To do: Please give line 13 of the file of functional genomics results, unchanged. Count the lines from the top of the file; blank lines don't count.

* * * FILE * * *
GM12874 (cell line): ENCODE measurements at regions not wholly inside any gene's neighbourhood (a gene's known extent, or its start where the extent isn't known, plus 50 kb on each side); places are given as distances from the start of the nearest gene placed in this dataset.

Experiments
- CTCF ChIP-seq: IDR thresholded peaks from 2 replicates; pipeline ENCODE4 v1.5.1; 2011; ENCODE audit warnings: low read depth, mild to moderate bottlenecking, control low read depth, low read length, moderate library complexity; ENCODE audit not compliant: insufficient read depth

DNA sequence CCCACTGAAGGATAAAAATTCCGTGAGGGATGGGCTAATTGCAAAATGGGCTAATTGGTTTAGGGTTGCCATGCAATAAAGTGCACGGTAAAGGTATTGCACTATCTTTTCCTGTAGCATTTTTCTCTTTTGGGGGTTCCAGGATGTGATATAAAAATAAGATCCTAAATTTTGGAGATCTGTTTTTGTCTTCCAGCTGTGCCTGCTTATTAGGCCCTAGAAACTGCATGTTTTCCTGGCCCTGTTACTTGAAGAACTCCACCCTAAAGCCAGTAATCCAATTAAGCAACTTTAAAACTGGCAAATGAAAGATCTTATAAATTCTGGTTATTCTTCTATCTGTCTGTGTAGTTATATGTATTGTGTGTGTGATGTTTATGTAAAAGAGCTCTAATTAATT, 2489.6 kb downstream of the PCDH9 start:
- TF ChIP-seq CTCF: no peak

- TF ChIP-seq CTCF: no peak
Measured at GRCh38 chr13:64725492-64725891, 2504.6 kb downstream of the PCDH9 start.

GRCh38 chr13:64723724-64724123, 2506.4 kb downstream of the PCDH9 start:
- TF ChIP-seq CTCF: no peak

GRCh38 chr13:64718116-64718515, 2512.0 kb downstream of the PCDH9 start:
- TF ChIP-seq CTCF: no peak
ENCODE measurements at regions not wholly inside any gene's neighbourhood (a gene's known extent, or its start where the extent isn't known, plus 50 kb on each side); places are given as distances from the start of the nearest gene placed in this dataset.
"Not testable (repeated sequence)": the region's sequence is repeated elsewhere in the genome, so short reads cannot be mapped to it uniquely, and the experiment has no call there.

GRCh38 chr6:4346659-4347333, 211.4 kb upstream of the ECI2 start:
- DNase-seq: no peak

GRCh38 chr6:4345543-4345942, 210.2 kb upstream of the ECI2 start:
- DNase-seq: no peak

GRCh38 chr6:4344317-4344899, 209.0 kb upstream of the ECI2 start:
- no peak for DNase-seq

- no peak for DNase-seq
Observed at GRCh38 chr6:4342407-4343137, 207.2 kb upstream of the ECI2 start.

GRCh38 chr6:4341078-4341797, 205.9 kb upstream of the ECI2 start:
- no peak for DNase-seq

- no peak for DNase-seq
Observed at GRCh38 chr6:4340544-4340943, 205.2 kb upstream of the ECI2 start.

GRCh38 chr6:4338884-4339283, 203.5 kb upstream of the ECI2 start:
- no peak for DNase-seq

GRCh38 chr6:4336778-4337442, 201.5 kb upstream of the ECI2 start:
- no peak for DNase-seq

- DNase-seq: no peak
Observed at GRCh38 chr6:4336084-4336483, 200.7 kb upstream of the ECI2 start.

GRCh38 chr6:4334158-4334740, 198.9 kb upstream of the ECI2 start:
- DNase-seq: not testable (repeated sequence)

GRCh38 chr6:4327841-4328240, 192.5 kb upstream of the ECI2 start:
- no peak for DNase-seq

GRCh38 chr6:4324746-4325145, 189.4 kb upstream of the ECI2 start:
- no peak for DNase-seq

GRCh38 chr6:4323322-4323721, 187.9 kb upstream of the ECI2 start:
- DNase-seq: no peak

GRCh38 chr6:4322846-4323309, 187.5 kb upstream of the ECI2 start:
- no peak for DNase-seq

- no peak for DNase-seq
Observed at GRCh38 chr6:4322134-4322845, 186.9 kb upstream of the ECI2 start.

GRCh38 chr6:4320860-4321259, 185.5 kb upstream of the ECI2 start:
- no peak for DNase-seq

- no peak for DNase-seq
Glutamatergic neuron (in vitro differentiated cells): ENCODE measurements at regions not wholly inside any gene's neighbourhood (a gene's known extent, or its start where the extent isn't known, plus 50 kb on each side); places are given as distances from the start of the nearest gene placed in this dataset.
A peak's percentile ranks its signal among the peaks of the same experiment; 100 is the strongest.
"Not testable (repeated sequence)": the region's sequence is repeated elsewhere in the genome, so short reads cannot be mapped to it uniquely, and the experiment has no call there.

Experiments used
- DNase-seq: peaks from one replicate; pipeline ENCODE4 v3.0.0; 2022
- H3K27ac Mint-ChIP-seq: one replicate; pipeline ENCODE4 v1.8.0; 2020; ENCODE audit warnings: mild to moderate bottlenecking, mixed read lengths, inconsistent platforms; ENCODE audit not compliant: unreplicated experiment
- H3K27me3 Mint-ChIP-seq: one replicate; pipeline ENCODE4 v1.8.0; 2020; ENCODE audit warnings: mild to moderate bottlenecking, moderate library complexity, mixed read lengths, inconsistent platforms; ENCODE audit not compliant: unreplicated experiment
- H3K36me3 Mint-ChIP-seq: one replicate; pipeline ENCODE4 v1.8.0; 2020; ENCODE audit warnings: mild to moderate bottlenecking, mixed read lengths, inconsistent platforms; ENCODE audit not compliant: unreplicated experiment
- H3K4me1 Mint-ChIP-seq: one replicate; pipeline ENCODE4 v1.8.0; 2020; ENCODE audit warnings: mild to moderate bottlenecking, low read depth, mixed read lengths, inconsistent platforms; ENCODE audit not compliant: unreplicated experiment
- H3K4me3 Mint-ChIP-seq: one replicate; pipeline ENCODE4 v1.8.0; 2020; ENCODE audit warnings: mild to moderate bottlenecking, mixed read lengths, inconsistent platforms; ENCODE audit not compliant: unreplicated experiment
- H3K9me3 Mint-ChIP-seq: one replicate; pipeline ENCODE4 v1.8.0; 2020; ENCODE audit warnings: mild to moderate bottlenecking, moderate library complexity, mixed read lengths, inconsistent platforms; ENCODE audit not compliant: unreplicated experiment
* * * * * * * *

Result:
"Not testable (repeated sequence)": the region's sequence is repeated elsewhere in the genome, so short reads cannot be mapped to it uniquely, and the experiment has no call there.